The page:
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Technical Brief

A Refined Technique to Calculate Finite Helical Axes From Rigid Body Trackers

[+] Author and Article Information
Stewart D. McLachlin

Department of Mechanical and Materials Engineering, Western University,
London N6A 5B9 ON, Canada

Louis M. Ferreira

Department of Mechanical and Materials Engineering,
Western University,
London N6A 5B9 ON, Canada

Cynthia E. Dunning

Department of Mechanical and Materials Engineering,
Western University,
London N6A 5B9 ON, Canada
e-mail: cdunning@uwo.ca

1Corresponding author.

Manuscript received April 21, 2014; final manuscript received August 8, 2014; accepted manuscript posted August 27, 2014; published online November 5, 2014. Assoc. Editor: Guy M. Genin.

J Biomech Eng 136(12), 124506 (Dec 01, 2014) (4 pages) Paper No: BIO-14-1174; doi: 10.1115/1.4028413 History: Received April 21, 2014; Revised August 08, 2014; Accepted August 27, 2014

Finite helical axes (FHAs) are a potentially effective tool for joint kinematic analysis. Unfortunately, no straightforward guidelines exist for calculating accurate FHAs using prepackaged six degree-of-freedom (6DOF) rigid body trackers. Thus, this study aimed to: (1) describe a protocol for calculating FHA parameters from 6DOF rigid body trackers using the screw matrix and (2) to maximize the number of accurate FHAs generated from a given data set using a moving window analysis. Four Optotrak® Smart Markers were used as the rigid body trackers, two moving and two fixed, at different distances from the hinge joint of a custom-machined jig. 6DOF pose information was generated from 51 static positions of the jig rotated and fixed in 0.5 deg increments up to 25 deg. Output metrics included the FHA direction cosines, the rotation about the FHA, the translation along the axis, and the intercept of the FHA with the plane normal to the jig's hinge joint. FHA metrics were calculated using the relative tracker rotation from the starting position, and using a moving window analysis to define a minimum acceptable rotational displacement between the moving tracker data points. Data analysis found all FHA rotations calculated from the starting position were within 0.15 deg of the prescribed jig rotation. FHA intercepts were most stable when determined using trackers closest to the hinge axis. Increasing the moving window size improved the FHA direction cosines and center of rotation accuracy. Window sizes larger than 2 deg had an intercept deviation of less than 1 mm. Furthermore, compared to the 0 deg window size, the 2 deg window had a 90% improvement in FHA intercept precision while generating almost an equivalent number of FHA axes. This work identified a solution to improve FHA calculations for biomechanical researchers looking to describe changes in 3D joint motion.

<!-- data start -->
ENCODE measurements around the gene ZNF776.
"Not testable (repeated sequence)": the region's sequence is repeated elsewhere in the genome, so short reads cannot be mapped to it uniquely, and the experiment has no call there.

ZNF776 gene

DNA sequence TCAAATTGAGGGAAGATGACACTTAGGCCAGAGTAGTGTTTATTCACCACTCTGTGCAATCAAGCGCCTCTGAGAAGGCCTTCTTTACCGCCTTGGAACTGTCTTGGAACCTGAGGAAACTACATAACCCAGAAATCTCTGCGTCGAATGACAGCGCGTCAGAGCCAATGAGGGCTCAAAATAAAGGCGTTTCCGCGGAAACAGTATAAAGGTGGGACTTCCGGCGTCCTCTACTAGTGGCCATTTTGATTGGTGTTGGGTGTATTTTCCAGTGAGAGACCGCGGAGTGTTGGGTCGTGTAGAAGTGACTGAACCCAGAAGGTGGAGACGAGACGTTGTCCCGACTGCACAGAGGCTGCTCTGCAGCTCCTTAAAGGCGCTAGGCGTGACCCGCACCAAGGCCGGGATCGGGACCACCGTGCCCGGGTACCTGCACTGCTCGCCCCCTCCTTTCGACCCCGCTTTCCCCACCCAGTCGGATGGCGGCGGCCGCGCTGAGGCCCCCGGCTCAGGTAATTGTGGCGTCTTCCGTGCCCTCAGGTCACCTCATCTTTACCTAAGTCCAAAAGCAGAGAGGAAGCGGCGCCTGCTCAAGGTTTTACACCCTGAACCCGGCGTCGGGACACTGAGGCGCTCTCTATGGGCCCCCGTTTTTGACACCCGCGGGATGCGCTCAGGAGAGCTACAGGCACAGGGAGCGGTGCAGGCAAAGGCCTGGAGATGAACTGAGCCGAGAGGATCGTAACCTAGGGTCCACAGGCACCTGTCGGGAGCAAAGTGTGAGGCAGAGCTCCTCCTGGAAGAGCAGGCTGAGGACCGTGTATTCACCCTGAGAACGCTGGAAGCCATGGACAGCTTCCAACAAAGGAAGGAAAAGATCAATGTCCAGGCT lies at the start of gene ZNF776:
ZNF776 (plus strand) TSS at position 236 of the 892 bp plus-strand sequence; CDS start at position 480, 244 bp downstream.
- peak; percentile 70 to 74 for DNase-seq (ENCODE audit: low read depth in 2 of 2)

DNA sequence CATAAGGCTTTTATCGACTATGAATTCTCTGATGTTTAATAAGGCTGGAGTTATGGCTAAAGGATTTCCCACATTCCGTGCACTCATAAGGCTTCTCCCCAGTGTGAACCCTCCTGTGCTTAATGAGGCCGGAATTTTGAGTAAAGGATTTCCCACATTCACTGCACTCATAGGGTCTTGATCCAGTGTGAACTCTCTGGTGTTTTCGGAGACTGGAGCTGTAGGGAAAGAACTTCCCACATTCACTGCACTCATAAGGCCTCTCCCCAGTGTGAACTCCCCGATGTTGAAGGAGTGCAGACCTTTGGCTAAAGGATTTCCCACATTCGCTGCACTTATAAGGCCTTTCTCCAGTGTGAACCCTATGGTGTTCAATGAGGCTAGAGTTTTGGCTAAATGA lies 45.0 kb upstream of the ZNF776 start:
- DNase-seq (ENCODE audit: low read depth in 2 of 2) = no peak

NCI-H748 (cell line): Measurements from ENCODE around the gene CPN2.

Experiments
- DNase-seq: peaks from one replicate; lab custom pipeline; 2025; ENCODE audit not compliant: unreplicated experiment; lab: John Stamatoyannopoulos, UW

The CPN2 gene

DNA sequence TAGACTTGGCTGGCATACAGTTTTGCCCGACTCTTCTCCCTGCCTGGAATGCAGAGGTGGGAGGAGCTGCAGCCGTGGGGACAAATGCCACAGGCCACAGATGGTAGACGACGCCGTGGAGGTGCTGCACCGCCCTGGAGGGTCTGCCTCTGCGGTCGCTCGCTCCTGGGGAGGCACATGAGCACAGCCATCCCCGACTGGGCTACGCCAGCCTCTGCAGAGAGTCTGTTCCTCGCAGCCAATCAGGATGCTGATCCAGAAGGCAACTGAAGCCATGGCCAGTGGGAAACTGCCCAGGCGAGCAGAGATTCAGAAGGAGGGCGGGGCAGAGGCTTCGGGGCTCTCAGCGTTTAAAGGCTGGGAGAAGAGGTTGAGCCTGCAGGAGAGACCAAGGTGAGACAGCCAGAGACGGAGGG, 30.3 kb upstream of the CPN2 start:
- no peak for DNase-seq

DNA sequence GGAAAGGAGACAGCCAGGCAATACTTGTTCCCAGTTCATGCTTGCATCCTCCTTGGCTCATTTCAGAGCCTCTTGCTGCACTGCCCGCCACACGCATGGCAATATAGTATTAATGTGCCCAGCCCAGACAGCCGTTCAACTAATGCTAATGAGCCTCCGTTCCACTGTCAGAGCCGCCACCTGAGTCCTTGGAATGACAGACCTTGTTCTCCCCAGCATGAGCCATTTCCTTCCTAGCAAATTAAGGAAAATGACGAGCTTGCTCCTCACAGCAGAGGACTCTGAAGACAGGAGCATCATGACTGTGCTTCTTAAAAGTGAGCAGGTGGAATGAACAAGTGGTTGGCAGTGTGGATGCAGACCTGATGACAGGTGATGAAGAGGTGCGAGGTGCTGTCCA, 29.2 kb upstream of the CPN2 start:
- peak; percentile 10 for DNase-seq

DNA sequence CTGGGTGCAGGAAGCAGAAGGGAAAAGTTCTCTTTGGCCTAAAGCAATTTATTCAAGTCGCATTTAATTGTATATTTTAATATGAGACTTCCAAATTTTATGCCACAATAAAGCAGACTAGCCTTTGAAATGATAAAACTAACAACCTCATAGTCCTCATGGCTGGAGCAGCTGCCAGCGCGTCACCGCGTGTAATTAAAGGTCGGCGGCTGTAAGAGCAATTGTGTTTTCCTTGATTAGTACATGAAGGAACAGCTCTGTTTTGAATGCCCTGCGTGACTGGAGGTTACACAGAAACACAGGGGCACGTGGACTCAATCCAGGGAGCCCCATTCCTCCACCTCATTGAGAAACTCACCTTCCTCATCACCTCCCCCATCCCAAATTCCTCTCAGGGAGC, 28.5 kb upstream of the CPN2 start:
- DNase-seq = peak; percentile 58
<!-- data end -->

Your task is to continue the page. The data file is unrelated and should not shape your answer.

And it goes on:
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Figures

Grahic Jump Location
Fig. 1

Left: A custom machined jig that was capable of incremental planar rotations of 0.5 deg about a fixed hinge joint was used. Four Optotrak Smart Markers (rigid body trackers) were attached, two to the moving portion and two to the fixed portion (Body2_far not shown). Right: Transformation [t] matrices of a moving tracker Body1 with respect a reference Body2 (either a fixed tracker or the camera) were determined by the Optotrak software. The screw [s] matrix was then calculated for varying displacements (i.e., 1 → 2).

Grahic Jump Location
Fig. 2

Root mean square error (RMSE) of the X–Y intercept position in millimeters versus the moving window size (in degrees)

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